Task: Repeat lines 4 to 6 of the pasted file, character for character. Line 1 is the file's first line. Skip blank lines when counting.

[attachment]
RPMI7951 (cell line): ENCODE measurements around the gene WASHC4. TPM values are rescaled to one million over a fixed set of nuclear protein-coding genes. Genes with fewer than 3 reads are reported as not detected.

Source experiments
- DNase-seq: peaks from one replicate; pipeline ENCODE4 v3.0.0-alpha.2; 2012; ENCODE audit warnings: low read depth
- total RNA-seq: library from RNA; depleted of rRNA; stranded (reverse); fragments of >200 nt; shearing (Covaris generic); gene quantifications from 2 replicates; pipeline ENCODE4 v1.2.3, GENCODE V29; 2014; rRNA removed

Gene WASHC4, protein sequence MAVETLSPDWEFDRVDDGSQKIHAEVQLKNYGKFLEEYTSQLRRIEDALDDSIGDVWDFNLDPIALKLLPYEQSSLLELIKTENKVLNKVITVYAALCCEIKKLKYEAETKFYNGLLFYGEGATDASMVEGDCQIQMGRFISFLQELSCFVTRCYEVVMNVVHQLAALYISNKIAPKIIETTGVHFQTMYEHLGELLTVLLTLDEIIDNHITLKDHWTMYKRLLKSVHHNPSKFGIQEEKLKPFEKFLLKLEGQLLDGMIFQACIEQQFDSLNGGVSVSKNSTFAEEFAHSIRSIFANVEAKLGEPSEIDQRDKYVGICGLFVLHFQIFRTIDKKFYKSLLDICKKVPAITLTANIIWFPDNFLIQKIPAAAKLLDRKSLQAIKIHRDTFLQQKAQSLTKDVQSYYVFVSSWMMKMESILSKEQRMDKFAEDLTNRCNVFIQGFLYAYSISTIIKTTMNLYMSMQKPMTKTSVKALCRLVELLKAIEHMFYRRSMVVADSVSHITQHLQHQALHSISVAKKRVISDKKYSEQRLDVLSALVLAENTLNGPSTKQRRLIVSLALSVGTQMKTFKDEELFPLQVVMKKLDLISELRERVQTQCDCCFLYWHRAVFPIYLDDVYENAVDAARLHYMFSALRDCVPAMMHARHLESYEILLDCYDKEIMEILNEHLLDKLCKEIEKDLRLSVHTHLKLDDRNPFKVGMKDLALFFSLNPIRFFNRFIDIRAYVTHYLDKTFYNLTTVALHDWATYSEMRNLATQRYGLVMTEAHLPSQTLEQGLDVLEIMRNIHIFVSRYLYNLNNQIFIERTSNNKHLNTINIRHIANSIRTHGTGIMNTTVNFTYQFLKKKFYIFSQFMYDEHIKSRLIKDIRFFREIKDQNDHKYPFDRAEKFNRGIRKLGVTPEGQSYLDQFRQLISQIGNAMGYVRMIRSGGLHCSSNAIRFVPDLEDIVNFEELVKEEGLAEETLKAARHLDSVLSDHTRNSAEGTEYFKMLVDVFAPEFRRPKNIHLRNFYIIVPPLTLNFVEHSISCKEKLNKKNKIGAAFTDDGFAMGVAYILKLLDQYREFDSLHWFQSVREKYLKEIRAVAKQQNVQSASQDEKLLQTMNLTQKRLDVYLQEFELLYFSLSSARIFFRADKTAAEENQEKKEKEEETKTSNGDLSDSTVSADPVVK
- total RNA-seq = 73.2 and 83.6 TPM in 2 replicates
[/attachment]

- total RNA-seq: library from RNA; depleted of rRNA; stranded (reverse); fragments of >200 nt; shearing (Covaris generic); gene quantifications from 2 replicates; pipeline ENCODE4 v1.2.3, GENCODE V29; 2014; rRNA removed

Gene WASHC4, protein sequence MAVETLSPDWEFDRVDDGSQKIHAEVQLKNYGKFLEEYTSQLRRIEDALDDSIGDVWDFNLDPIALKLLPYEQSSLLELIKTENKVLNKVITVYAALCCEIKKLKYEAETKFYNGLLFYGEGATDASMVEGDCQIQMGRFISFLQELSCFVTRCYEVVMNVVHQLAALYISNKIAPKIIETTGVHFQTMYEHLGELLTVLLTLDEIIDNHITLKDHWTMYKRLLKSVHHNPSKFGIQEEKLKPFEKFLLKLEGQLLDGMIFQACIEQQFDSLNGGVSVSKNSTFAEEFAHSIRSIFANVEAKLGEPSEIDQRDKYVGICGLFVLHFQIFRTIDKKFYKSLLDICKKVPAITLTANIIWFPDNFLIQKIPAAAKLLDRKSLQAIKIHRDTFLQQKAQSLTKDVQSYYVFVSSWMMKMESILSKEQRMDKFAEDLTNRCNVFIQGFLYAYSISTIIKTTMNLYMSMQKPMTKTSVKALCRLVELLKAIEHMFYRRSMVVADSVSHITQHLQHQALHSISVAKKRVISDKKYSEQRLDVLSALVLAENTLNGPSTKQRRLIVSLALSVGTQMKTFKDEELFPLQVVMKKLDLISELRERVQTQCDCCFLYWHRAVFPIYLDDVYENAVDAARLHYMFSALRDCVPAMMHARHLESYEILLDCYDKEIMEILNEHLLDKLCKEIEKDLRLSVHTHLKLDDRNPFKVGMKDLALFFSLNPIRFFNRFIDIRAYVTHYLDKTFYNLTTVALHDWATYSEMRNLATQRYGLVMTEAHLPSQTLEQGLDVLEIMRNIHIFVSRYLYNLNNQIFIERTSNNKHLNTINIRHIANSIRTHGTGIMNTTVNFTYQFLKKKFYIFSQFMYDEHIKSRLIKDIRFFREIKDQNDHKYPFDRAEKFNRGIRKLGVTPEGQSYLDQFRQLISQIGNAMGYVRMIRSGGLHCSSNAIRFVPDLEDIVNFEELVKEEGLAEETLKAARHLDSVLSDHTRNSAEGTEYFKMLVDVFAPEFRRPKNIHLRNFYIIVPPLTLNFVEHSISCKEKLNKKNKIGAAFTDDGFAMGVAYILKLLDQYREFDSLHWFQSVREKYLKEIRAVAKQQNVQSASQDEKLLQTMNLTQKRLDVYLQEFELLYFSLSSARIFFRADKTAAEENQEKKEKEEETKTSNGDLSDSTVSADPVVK
- total RNA-seq = 73.2 and 83.6 TPM in 2 replicates